â†µInstead, expect to see Wade valiantly trying to play his way into competitiveness, and Kobe concentrated on rising to the semi-hype of the occasion, but not really needing to.
â†µThis classic case of non-parallelism makes all the stranger the following quote from Kobe, where he compares himself and Wade as players. From the Los Angeles Times: â†µ
â†µâ‡¥"D. Wade is different than I am, a different personality," Bryant said Thursday night during a promotional appearance at a Florida high school. "I am more a pure scorer, so my way to help the team was to score the ball. I had to score  points a game just to beat below-.500 teams. â†µâ‡¥â†µWow, that sounds fun. Kobe, the self-admitted pure scorer, is on a powerhouse team that's taught him to lay back and play somewhat out of character. It's a compromise that got him an MVP, but strange to hear the man himself put it in those terms. Wade, on the other hand, has something of a distributor's instinct, but nowhere to go with it, especially when the team can't get out in transition (Marion rendered useless) and rookie Michael Beasley not yet fully-integrated into the plan, or the pro game. â†µ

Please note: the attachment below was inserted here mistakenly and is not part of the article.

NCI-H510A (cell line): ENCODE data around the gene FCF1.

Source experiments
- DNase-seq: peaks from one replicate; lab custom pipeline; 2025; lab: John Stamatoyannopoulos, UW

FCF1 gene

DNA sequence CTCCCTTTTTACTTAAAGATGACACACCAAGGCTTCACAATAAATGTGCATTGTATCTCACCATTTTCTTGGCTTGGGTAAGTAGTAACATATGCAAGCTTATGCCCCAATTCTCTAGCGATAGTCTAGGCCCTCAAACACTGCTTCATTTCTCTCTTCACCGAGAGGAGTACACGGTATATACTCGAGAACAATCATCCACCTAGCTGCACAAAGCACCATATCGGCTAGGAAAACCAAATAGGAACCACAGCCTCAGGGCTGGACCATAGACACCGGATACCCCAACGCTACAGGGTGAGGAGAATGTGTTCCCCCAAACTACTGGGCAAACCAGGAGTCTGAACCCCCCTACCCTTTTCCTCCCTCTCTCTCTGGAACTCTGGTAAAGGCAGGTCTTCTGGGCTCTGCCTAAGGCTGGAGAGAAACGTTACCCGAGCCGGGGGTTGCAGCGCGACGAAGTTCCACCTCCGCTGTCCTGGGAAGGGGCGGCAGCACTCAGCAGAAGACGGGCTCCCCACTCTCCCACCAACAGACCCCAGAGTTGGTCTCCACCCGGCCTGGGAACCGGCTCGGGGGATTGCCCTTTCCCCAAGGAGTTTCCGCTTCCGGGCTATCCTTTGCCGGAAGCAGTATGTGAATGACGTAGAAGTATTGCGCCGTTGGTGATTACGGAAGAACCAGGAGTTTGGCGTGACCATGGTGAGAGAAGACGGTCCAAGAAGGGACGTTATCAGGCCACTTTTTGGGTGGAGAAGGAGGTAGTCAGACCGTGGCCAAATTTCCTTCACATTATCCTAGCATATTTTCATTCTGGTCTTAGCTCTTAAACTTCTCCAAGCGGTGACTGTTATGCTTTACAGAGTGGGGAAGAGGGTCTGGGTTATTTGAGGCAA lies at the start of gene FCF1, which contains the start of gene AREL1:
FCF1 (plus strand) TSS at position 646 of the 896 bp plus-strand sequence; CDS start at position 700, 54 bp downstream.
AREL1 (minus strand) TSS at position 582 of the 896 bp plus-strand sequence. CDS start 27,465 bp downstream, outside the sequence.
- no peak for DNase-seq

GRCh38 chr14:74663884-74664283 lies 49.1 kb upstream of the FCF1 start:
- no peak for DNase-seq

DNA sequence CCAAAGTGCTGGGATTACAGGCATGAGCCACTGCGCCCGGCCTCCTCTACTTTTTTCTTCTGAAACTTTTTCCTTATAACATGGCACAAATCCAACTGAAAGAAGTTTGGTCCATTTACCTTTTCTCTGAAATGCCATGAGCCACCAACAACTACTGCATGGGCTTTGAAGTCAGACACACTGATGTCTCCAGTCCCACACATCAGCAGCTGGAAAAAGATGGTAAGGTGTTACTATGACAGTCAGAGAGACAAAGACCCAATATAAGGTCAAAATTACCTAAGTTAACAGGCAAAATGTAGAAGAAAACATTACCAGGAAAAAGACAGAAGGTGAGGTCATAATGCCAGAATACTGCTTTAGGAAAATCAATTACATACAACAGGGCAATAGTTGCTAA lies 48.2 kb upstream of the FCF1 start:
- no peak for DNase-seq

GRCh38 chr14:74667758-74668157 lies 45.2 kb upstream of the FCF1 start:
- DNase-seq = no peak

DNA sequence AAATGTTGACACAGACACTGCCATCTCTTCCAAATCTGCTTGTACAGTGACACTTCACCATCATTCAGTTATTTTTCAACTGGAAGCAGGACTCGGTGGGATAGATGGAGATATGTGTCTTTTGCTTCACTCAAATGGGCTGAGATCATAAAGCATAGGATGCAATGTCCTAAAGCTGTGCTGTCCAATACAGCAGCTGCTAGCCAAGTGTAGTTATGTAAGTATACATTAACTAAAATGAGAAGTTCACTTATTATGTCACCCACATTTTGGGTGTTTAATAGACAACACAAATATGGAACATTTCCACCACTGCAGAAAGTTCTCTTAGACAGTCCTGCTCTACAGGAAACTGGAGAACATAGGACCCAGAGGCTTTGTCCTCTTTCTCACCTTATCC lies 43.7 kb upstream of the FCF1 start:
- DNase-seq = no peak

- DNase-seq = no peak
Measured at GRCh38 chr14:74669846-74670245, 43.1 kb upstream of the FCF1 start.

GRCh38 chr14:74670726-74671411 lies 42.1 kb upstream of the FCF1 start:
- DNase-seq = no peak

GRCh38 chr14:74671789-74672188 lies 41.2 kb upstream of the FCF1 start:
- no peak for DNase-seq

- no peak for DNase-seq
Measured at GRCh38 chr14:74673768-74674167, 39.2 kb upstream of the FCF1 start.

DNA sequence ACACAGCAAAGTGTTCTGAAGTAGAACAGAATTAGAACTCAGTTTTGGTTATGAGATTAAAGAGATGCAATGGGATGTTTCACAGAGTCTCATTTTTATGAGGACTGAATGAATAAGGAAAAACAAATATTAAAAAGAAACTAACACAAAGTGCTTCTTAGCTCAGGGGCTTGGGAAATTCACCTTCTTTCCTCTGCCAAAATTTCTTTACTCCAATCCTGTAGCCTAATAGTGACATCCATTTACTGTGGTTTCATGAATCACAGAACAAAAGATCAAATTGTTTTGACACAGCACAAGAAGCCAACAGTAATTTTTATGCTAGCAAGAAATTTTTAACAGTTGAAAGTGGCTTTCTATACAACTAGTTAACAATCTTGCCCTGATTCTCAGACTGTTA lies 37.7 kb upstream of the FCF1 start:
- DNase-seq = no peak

â†µâ‡¥"I think D. Wade is struggling with [rebuilding] because he wants to pass the ball, set up his teammates. He's used to being on teams where he can do that." â†µ
â†µMost interesting, though, is that Kobe will now make a statement like this. Only a few seasons ago, Bryant would've avoided this description of himself like the plague, since it opens him up to the familia criticisms of "ballhog" and "one-dimensional." Even if those were never particularly accurate, they still had resonance with fans and the media, and were a hindrance to his image's rehabilitation. These days, though, he can be honest about who he is as a player, and in doing so, make it okay for other guys to say their first names followed by "I am a pure scorer." Provided they keep coming to meetings and find a way to satisfy their drives that harms neither themselves nor others.â†µ
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